If you live in Oakland, California, you might know Dr. Lubin, who for more than thirty-six years has been working to save children’s lives from sickle cell disease.
“At the Children’s Hospital of Oakland, Dr. Lubin began the Sibling Donor Cord Blood Program, offered to families across the United States who have a child with a blood disorder such as sickle cell anemia…and who are expecting another child. Following the birth of a healthy child, (his/her cord blood)… is harvested. Because cord blood is enriched with blood-forming stem cells, it is cryopreserved (frozen) and can be later used for transplantation. A number of lives have been saved following transplantation with cord blood units collected in this program…”
A second champion is Dr. Ted Love, who recently retired from the board of the California stem cell program.
Dr. Love is one of the most genuinely charming people you will ever meet, and he has a way of calming down arguments that is amazing to see. When disagreements on the stem cell board got hot and heavy, he could sum up both sides with a gentle voice, allowing problems to be settled amicably. When I told him he would be greatly missed, he said he wanted to dedicate his life to finding a cure for SCD.
How is Dr. Love doing?
“Helmed by Bay Area biotech veteran Ted Love, Global Blood Therapeutics is developing treatments for sickle cell disease… a genetic blood disorder that in the U.S. affects 1 in 365 African-Americans…”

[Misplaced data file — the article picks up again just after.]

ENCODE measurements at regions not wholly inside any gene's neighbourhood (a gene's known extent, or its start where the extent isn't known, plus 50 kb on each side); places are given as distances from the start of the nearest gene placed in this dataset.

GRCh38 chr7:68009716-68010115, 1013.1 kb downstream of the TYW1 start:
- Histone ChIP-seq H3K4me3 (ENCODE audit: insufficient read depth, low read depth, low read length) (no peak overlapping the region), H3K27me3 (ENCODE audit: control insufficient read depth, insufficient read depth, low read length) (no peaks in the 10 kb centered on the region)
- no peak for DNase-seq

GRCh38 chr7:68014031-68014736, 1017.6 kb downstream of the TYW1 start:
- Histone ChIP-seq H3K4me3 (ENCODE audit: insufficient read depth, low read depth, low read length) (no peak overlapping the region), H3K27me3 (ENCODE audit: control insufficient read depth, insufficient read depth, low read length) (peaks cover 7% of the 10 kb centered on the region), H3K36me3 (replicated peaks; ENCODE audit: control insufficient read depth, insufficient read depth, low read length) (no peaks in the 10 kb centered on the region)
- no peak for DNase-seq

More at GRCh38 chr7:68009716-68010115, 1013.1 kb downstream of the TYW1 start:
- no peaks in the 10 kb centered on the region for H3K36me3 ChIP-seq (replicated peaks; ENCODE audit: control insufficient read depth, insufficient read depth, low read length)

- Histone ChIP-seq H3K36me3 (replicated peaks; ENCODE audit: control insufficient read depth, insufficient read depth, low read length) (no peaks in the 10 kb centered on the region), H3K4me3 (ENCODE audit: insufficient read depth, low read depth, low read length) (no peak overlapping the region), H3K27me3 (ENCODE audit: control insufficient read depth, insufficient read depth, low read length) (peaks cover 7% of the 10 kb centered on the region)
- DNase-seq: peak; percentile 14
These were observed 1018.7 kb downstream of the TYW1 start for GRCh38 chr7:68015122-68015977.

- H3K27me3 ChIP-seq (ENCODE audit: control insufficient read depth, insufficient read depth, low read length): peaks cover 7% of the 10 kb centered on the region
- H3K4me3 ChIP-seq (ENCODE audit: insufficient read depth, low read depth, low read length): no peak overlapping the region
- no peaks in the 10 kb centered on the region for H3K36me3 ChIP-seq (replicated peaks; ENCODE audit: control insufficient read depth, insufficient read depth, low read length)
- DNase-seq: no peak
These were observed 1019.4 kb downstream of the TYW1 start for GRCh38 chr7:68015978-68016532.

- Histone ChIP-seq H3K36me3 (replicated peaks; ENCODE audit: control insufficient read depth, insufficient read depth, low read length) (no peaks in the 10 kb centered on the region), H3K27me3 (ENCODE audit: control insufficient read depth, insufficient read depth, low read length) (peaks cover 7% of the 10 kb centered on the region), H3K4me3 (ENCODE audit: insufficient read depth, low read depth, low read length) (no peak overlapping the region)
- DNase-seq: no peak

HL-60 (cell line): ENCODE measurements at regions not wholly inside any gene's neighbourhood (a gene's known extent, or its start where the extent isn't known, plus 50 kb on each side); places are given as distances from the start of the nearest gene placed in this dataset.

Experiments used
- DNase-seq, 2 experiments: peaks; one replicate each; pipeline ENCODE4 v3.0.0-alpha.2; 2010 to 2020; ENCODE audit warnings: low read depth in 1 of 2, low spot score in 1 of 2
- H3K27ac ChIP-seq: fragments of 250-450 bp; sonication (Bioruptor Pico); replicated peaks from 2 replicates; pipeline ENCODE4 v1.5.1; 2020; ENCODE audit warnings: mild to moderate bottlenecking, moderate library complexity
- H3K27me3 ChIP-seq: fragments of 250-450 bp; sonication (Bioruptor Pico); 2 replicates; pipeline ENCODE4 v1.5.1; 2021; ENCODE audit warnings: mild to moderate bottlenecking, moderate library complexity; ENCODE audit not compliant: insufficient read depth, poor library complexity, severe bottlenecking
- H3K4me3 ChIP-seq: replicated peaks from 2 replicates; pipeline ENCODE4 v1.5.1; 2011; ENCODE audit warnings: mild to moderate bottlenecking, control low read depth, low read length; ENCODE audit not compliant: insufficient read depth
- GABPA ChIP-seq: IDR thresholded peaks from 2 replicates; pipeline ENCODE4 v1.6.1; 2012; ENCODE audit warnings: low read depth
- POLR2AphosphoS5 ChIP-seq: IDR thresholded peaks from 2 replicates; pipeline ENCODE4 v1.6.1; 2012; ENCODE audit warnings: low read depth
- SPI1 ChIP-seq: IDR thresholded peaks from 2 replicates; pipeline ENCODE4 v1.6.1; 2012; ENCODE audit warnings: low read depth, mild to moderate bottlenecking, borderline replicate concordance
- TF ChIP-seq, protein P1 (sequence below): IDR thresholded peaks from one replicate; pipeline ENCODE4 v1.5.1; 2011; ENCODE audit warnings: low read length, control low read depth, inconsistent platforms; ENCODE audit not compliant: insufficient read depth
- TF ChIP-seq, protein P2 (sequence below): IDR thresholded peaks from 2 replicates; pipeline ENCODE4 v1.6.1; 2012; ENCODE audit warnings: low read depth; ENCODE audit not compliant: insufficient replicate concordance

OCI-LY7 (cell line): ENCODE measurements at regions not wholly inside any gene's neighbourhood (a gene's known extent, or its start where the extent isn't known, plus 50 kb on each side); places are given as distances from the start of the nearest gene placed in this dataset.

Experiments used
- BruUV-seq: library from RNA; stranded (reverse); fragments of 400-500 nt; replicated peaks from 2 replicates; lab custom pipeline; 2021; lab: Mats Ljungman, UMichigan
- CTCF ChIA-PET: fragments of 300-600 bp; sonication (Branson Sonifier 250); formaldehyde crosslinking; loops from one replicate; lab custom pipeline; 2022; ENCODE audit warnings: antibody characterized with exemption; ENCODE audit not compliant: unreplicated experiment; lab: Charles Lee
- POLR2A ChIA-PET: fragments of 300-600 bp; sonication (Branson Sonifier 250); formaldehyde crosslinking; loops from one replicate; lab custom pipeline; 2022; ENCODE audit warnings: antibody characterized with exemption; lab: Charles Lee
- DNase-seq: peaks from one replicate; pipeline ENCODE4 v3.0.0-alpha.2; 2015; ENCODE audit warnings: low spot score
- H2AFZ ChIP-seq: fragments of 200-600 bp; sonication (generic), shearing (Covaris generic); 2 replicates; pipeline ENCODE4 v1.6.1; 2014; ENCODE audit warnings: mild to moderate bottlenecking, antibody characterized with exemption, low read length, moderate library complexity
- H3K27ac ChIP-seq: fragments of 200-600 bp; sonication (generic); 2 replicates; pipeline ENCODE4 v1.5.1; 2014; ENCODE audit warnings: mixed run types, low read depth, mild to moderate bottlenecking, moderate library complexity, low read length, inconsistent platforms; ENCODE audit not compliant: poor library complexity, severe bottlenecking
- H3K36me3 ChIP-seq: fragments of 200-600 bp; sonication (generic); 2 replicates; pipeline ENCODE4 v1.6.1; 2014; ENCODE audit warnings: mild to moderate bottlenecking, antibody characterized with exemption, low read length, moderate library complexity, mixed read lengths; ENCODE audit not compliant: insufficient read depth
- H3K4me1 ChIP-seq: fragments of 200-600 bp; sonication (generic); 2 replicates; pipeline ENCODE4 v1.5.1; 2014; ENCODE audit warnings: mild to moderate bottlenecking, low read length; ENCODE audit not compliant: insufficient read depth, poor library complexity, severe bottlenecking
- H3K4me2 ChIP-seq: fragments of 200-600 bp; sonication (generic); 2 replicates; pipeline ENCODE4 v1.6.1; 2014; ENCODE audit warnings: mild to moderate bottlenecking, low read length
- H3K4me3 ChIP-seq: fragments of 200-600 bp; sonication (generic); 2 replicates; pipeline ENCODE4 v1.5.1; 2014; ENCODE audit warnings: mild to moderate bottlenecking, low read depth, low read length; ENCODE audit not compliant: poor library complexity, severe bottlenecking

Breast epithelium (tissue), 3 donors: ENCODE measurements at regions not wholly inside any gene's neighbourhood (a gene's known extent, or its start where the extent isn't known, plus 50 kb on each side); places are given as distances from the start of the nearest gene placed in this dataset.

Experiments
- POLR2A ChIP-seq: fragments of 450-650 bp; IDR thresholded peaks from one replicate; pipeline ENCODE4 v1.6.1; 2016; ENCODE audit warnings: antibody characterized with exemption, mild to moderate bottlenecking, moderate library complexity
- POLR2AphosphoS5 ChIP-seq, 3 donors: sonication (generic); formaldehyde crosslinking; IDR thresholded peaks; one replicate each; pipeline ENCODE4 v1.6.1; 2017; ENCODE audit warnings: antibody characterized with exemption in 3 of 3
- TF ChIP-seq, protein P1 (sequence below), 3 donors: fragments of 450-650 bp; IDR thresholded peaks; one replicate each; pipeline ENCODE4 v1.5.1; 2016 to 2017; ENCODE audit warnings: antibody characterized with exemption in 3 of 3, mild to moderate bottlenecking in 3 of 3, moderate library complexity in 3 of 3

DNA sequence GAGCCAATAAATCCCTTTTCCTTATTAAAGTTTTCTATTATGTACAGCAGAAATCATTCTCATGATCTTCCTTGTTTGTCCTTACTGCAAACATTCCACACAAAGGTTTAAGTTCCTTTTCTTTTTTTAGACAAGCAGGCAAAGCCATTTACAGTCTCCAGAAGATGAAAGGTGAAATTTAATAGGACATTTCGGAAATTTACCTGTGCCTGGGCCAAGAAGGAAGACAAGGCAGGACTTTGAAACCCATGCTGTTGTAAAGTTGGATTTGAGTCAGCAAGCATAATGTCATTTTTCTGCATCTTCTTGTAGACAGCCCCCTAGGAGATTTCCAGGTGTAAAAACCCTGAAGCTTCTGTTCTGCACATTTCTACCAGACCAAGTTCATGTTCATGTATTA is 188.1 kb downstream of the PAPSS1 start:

The third man is Dr. Donald Kohn of the University of California at Los Angeles (UCLA), recipient of funding from the California stem cell program.
The following are his own words, taken from public documents.
“…Isolate some of the patient’s own marrow and then use gene therapy methods to correct the sickle gene defect in the blood stem cells before transplanting them back into the patient…”
What would this do?
“… correction of the sickle mutation in adult bone marrow (blood stem cells) would allow for permanent production of normal red blood cells… each red blood cell (RBC) derived… will produce normal, non-sickle red blood cells…
What are his hopes?
“These advances will have direct and immediate applications to enhance current medical therapies of sickle cell disease…”
Will this information be kept secret, or be shared with other researchers?
“All scientific findings and biomedical materials produced from our studies will be publicly available to non-profit and academic organizations in California…”
“The first clinical trial of stem cell gene therapy has begun at UCLA and there are great hopes a new therapy will emerge.”—Dr. Kohn, personal communication.
The struggle is hard. But it must and will go on, funded by both public and private sources.
In our lifetime, will our scientists make an end to this deadly disease? California intends to find out.
Because black lives matter.
Don C. Reed is the author of the forthcoming book, “STEM CELL BATTLES: Proposition 71 and Beyond: How Ordinary People Can Fight Back Against the Crushing Burden of Chronic Disease”, available by pre-order from Amazon.com.